(photo credit: AP)
In talks with UN Secretary-General Kofi Annan on Saturday, Iran offered to help support the cease-fire in Lebanon and insisted that diplomacy was the only way to resolve its nuclear dispute with the West.
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Annan's visit to Teheran came two days after Iran failed to meet a UN deadline for suspending its enrichment of uranium, paving the way to possible sanctions against the Islamic republic, which Western nations fear is seeking to develop atomic weapons.
But Europe is launching a last-ditch attempt at negotiations with Iran, and Annan said in a newspaper interview before arriving that he hoped for a diplomatic solution that would avoid sanctions and "another conflict in a region already subjected to great stress at this moment."
Israel had no formal response to the European Union foreign ministers' agreement Saturday to give Iran two more weeks to try to clarify Teheran's position regarding the UN deadline to stop uranium enrichment.
One diplomatic official said that Israel, which for months and even years has avoided taking the public lead on this issue to prevent a nuclear Iran from being perceived as only Israel's problem, did not want to be seen as taking the lead in pushing for sanctions.
Nevertheless, the feeling in Jerusalem is that the Iranians are just continuing what they have been doing for months - playing for time - and that it is essential that the international community finally take real steps to stop Teheran's nuclear ambitions.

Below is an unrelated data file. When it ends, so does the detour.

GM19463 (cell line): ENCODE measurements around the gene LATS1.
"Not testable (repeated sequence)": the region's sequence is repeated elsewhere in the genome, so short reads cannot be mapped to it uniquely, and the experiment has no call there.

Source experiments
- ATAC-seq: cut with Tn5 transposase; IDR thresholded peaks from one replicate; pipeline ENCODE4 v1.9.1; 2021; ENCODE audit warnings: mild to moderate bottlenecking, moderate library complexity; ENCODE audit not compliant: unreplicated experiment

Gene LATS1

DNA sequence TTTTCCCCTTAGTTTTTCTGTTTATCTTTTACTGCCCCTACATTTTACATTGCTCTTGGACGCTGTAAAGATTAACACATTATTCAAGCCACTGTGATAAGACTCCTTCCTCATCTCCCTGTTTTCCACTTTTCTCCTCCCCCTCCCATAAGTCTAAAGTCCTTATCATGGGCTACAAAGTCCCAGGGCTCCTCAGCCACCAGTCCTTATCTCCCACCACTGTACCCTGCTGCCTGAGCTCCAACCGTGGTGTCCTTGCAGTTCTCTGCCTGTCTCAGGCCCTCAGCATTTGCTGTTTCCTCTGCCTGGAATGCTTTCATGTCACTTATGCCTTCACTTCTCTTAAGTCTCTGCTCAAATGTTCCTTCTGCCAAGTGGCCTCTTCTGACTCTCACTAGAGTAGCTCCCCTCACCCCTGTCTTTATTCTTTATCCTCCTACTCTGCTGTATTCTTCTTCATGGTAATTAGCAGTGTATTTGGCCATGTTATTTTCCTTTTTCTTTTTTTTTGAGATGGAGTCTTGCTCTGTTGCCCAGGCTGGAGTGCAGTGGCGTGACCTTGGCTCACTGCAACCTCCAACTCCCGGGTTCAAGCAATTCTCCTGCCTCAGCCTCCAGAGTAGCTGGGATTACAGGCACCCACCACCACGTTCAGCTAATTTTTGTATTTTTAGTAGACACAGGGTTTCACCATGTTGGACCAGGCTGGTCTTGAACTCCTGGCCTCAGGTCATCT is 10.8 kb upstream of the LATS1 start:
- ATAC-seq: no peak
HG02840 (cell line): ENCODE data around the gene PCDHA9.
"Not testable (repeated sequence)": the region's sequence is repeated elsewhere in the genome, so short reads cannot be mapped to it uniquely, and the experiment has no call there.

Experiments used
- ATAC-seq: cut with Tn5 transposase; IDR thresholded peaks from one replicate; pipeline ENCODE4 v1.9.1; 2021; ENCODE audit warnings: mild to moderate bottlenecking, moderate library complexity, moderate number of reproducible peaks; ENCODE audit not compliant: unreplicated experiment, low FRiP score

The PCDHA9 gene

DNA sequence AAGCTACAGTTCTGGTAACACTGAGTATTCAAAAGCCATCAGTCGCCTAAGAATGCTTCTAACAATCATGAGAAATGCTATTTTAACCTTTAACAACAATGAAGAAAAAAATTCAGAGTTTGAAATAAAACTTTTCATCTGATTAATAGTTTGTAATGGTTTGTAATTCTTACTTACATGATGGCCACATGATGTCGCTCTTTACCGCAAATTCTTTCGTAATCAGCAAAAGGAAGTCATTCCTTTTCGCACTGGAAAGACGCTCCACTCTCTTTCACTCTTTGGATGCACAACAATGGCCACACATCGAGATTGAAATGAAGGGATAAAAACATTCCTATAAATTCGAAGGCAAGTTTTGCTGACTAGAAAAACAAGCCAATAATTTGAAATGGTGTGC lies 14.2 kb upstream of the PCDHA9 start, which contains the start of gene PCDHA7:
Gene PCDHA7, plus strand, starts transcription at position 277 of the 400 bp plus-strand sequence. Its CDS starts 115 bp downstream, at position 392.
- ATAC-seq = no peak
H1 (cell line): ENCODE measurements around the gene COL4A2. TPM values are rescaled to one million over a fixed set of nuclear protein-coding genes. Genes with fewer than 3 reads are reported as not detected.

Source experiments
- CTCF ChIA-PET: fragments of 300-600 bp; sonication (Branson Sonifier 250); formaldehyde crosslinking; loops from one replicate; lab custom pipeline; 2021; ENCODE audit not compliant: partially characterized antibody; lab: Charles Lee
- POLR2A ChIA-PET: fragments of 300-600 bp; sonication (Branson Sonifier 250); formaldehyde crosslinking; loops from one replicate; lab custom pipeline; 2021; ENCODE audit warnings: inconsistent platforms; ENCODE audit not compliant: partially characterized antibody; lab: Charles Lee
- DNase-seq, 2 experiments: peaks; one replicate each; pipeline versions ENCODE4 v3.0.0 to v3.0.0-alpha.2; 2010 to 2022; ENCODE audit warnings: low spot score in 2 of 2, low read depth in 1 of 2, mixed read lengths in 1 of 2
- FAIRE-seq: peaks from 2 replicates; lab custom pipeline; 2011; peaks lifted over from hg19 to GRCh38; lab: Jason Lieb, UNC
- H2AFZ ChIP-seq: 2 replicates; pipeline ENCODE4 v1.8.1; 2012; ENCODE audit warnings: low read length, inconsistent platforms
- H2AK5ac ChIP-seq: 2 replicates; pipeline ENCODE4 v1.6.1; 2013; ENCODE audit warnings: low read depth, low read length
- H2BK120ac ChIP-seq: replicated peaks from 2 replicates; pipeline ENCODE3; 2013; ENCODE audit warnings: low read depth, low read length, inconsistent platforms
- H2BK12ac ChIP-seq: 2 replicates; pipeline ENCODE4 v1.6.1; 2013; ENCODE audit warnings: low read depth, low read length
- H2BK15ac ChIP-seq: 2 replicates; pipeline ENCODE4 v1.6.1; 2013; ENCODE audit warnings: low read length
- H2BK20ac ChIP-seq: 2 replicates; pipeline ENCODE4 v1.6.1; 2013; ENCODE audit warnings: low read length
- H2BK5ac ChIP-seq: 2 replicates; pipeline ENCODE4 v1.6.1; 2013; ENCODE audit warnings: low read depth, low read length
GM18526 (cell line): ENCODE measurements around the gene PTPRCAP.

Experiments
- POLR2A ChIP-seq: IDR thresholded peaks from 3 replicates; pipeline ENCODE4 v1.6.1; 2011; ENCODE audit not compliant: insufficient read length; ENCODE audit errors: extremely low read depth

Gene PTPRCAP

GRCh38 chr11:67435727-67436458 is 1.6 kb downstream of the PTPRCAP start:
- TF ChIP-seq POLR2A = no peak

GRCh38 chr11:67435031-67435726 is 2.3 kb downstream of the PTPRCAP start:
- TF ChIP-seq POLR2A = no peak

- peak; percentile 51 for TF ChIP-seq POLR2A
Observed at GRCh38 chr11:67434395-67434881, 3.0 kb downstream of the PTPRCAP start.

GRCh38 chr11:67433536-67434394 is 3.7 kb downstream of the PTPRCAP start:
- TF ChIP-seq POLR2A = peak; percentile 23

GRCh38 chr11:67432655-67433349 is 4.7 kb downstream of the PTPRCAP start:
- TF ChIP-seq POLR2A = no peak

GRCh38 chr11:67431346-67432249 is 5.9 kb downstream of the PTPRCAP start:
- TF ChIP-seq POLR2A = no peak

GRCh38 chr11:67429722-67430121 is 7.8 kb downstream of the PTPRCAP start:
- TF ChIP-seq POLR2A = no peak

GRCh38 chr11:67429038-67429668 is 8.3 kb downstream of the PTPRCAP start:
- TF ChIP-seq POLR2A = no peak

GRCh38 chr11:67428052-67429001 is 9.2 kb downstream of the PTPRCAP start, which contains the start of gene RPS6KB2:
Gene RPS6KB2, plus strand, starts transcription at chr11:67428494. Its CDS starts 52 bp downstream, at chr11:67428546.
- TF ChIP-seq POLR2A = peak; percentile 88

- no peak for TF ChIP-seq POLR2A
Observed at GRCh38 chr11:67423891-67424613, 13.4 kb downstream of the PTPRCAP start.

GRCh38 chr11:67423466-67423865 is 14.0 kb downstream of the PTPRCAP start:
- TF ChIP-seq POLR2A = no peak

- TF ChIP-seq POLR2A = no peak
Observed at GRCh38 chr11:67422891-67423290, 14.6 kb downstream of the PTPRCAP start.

Tourism Minister Isaac Herzog is scheduled to travel to Finland Sunday to take part in an event organized by the local Jewish community in Helsinki, and will have talks with the top Finnish leadership. Finland currently holds the EU's rotating presidency, and Herzog is expected to discuss the Iranian issue.
Government officials have said recently that Israel is quietly sending the message to capitals abroad that the time had come to take significant diplomatic action against Iran.
EU foreign policy chief Javier Solana will hold talks early next week with Iran's top nuclear negotiator, Ali Larijani.
After an EU foreign ministers' meeting in Finland, the bloc said there was no deadline for the talks to produce results but warned it would not give Iran much time to resolve the standoff.
"We need some sessions - one or two, not more - to clarify some of the issues," Solana said at a news conference.
The tone from Annan's first meetings in Teheran on Saturday was positive. Larijani said his talks with the UN chief were "constructive" and that "both sides agreed that problems should be solved through negotiations." Iranian Foreign Minister Manouchehr Mottaki expressed Iranian backing for the UN cease-fire resolution in Lebanon, which calls for the halting of weapons to Iran's ally Hizbullah - though he did not directly address that issue.
"Iran has supported the Lebanese consensus on the resolution. The UN can improve tranquility on [Lebanon's] border by participation of players there," he said, according to the state Islamic Republic News Agency.